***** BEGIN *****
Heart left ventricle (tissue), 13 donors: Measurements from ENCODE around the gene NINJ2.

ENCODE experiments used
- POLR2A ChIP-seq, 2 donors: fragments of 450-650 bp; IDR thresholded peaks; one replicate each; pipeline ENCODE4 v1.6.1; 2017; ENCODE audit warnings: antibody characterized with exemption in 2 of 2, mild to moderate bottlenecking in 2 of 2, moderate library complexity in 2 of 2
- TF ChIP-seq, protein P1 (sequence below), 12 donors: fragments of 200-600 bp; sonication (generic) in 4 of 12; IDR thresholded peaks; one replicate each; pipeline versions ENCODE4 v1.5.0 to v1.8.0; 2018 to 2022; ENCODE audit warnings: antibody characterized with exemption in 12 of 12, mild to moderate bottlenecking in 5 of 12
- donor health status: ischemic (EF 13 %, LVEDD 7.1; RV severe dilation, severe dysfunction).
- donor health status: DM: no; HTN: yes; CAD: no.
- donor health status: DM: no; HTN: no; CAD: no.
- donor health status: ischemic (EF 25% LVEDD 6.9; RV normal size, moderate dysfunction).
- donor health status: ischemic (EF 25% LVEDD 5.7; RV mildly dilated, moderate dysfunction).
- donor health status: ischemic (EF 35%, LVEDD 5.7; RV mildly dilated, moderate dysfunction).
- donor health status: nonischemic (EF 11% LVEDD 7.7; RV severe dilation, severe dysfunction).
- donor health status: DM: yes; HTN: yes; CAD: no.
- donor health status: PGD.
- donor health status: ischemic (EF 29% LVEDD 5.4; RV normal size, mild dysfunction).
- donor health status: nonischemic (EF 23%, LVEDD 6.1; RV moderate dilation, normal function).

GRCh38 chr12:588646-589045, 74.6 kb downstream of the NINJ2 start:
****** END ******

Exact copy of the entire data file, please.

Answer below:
Heart left ventricle (tissue), 13 donors: Measurements from ENCODE around the gene NINJ2.

ENCODE experiments used
- POLR2A ChIP-seq, 2 donors: fragments of 450-650 bp; IDR thresholded peaks; one replicate each; pipeline ENCODE4 v1.6.1; 2017; ENCODE audit warnings: antibody characterized with exemption in 2 of 2, mild to moderate bottlenecking in 2 of 2, moderate library complexity in 2 of 2
- TF ChIP-seq, protein P1 (sequence below), 12 donors: fragments of 200-600 bp; sonication (generic) in 4 of 12; IDR thresholded peaks; one replicate each; pipeline versions ENCODE4 v1.5.0 to v1.8.0; 2018 to 2022; ENCODE audit warnings: antibody characterized with exemption in 12 of 12, mild to moderate bottlenecking in 5 of 12
- donor health status: ischemic (EF 13 %, LVEDD 7.1; RV severe dilation, severe dysfunction).
- donor health status: DM: no; HTN: yes; CAD: no.
- donor health status: DM: no; HTN: no; CAD: no.
- donor health status: ischemic (EF 25% LVEDD 6.9; RV normal size, moderate dysfunction).
- donor health status: ischemic (EF 25% LVEDD 5.7; RV mildly dilated, moderate dysfunction).
- donor health status: ischemic (EF 35%, LVEDD 5.7; RV mildly dilated, moderate dysfunction).
- donor health status: nonischemic (EF 11% LVEDD 7.7; RV severe dilation, severe dysfunction).
- donor health status: DM: yes; HTN: yes; CAD: no.
- donor health status: PGD.
- donor health status: ischemic (EF 29% LVEDD 5.4; RV normal size, mild dysfunction).
- donor health status: nonischemic (EF 23%, LVEDD 6.1; RV moderate dilation, normal function).

GRCh38 chr12:588646-589045, 74.6 kb downstream of the NINJ2 start: